ImageATKINSON, N.H. -- Brad Delp, the lead singer for the band Boston, was found dead Friday in his home in southern New Hampshire. He was 55.

Atkinson police responded to a call for help at 1:20 p.m. and found Delp dead. Police Lt. William Baldwin said in a statement the death was "untimely" and that there was no indication of foul play.

Delp apparently was alone at the time of his death, Baldwin said. Police said he was found by his fiancee, whom he planned to marry this summer.

"Everything seemed to be normal," Police Chief Philip Consentino told WMUR-TV. "There was nothing disrupted in the house. He was a fairly healthy person from what we're able to ascertain."

The cause of his death remained under investigation by the Atkinson police and the New Hampshire Medical Examiner's office. Police said it would be a week before they received toxicology reports.

Delp sang vocals on ebony porn Boston's 1976 hits "More than a Feeling" and "Longtime." He also sang on Boston's most recent album, "Corporate America," released in 2002.

He joined the band in the early 1970s after meeting Tom Scholz, an MIT student interested in experimental methods of recording music, according to the Boston's official Web site.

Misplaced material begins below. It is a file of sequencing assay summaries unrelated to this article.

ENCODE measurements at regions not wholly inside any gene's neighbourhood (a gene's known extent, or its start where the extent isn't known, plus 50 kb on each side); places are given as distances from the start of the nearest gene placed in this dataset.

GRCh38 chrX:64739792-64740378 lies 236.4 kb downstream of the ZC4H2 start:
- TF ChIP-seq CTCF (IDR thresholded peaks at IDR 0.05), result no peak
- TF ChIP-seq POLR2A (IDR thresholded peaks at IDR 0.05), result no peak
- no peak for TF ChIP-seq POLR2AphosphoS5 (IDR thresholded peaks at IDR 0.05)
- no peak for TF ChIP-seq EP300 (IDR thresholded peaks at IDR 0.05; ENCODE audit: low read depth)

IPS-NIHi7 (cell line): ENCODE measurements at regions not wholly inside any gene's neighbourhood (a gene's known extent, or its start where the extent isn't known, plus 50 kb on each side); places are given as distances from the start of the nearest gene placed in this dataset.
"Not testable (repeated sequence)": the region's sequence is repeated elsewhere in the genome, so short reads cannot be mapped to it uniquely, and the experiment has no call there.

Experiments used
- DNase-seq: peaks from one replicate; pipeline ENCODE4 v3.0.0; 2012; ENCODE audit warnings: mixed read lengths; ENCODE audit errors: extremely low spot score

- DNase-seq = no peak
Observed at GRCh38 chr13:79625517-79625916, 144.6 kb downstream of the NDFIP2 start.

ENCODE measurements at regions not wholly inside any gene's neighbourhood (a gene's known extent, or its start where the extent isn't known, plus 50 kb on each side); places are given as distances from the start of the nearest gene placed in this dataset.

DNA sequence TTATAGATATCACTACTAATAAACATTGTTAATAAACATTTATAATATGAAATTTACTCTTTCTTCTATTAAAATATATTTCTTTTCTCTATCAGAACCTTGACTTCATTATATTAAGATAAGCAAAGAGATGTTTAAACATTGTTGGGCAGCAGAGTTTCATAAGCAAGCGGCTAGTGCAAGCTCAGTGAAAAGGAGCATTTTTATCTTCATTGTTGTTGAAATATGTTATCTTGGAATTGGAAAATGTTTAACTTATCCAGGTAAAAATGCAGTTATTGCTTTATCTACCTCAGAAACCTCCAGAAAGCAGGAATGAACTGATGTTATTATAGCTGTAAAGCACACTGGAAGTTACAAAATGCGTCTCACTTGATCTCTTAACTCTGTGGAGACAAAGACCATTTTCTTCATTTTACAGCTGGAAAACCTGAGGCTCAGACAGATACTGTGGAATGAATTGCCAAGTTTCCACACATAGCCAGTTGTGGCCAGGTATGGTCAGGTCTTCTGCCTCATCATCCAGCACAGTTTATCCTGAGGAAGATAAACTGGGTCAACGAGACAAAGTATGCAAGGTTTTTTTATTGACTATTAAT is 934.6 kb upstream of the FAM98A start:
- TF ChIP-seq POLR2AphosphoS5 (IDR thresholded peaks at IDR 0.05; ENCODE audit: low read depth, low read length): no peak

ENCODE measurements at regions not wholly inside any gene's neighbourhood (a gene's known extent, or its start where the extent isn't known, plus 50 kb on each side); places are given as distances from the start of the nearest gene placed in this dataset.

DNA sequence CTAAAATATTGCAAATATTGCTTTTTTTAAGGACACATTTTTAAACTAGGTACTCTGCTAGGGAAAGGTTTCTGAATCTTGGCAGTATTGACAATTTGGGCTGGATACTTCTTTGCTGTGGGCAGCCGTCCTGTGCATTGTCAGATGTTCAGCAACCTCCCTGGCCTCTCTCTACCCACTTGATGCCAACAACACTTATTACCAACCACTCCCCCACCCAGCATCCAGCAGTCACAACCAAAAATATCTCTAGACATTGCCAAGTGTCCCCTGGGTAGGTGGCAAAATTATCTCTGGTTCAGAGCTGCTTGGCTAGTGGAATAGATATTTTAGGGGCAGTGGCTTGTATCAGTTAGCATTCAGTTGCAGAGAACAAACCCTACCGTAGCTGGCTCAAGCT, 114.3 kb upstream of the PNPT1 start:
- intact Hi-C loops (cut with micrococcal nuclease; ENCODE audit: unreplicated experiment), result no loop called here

The band's last appearance was in November 2006 at Boston's Symphony Hall. The group had planned a tour this summer and was holding rehearsals.

On Friday night, the Web site was taken down and replaced with the statement: "We just lost the nicest guy in rock and roll."

A call to the Swampscott, Mass., home of Boston guitarist Barry Goudreau was not immediately returned Friday night.

Delp also played for a Beatles tribute band, "Beatlejuice."

"He'd stay there and sign every autograph. And if he saw you, he'd wave to you or say 'hi' to you when he saw you in the audience," said Alma Harty, who lived across the street from him.

Jim Roach, a friend of Delp's and promoter for "Beatlejuice," called him the "anti-rock star" because he'd stay afterward at concerts to talk to people and was active in charity work.

"He truly loved what he did," Roach told WMUR.

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